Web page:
So, this concept is certainly not without precedent and it has always served specific purposes for specific types or groups of people. This is not a concealment setup. It isn’t some kind of general-purpose firearm. It isn’t being pushed by ALG Defense as the handgun configuration of the future. It is simply a mount developed for a specific client with a specific need and it happens to be interesting, cool looking, functional, and refined enough to offer in the ALG Defense product line.

ALG 6 Second Mount Top

Context for the Regular Guy

We have established that the concepts behind the 6SM are not new and that the 6SM itself exists for a specific situation encountered by specific people but where does that leave guys like me? When I took on this review I figured it was my job to take all of that history and context into account while testing the 6SM to determine what usefulness it might have to regular guys who don’t work in counter-terrorism operations. I cannot speak to the counter-terrorism use of the 6SM but I can see strong parallels between the environments that this was designed for and the environments that a typical, civilian gun owner might face when using their firearm for defense of their home.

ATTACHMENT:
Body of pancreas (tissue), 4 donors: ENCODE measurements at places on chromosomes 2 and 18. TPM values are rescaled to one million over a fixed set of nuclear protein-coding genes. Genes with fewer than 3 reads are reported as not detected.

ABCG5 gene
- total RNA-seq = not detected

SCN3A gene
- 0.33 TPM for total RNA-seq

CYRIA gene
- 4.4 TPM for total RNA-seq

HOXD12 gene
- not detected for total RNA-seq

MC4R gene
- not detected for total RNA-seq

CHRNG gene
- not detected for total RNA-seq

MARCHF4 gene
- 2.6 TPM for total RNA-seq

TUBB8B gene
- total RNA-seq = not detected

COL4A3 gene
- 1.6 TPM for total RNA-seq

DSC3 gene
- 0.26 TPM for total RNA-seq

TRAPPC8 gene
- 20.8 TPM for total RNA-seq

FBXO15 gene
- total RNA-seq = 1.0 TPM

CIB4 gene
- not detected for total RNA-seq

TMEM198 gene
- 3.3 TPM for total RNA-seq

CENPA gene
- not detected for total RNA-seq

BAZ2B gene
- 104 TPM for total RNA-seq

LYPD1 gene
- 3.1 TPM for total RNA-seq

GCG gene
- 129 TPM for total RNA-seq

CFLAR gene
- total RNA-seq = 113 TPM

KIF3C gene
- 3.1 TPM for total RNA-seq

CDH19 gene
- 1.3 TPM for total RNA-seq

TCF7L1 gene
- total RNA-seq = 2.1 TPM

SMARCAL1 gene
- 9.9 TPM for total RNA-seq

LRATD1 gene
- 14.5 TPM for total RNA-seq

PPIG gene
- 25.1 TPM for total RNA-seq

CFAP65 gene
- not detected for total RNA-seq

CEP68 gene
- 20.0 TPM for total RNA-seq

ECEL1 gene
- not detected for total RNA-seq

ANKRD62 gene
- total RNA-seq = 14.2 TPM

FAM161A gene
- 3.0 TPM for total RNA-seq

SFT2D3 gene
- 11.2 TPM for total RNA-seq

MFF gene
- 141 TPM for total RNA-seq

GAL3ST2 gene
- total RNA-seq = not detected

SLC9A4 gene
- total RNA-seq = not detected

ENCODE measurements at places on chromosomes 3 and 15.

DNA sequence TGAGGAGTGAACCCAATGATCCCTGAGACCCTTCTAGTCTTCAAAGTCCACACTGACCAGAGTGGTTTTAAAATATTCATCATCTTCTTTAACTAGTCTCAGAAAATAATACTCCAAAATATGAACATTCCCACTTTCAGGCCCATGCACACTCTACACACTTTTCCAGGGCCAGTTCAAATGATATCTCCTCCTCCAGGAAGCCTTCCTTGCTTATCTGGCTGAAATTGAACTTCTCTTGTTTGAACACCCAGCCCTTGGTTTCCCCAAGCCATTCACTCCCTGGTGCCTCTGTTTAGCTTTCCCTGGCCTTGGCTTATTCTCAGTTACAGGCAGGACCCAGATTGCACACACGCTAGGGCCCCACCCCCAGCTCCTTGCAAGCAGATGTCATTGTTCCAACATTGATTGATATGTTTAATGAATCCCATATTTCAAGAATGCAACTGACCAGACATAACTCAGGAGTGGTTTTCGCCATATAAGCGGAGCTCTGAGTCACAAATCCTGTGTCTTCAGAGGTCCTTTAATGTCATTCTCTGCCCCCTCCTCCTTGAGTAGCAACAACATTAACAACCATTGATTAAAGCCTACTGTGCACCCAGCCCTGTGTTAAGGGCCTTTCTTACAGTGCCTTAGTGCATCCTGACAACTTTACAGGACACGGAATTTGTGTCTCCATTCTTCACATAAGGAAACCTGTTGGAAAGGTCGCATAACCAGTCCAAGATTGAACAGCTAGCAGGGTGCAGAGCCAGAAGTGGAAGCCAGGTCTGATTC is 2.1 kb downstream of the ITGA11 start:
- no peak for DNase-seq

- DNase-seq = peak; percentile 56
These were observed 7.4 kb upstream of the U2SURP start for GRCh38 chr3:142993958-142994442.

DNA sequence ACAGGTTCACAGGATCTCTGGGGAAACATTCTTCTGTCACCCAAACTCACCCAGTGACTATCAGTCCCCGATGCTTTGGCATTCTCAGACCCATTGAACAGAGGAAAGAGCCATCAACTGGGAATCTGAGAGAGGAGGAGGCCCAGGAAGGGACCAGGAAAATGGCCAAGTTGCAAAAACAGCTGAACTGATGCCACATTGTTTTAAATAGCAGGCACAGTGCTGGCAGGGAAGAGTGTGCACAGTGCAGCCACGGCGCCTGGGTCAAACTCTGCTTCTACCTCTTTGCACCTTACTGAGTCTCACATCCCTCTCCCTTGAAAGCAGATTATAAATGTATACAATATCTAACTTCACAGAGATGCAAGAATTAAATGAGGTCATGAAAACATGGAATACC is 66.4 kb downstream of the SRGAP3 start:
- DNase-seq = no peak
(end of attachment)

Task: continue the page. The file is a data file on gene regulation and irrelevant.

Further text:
Ideally, when you hear that glass window in your living come crashing to the floor, you would shelter in place with your home defense firearm trained on your bedroom door while you call 911 to report the intruder. However, if you have loved ones in your other parts of your home, you lose the luxury of hunkering down behind your bed while looking over your sights. You must go to where your loved ones are to ensure their safety. Moving through a home can look an awful lot like moving through a “linear environment”. A compact weapon with a versatile sighting system and a white light is not a bad thing to have in such situations.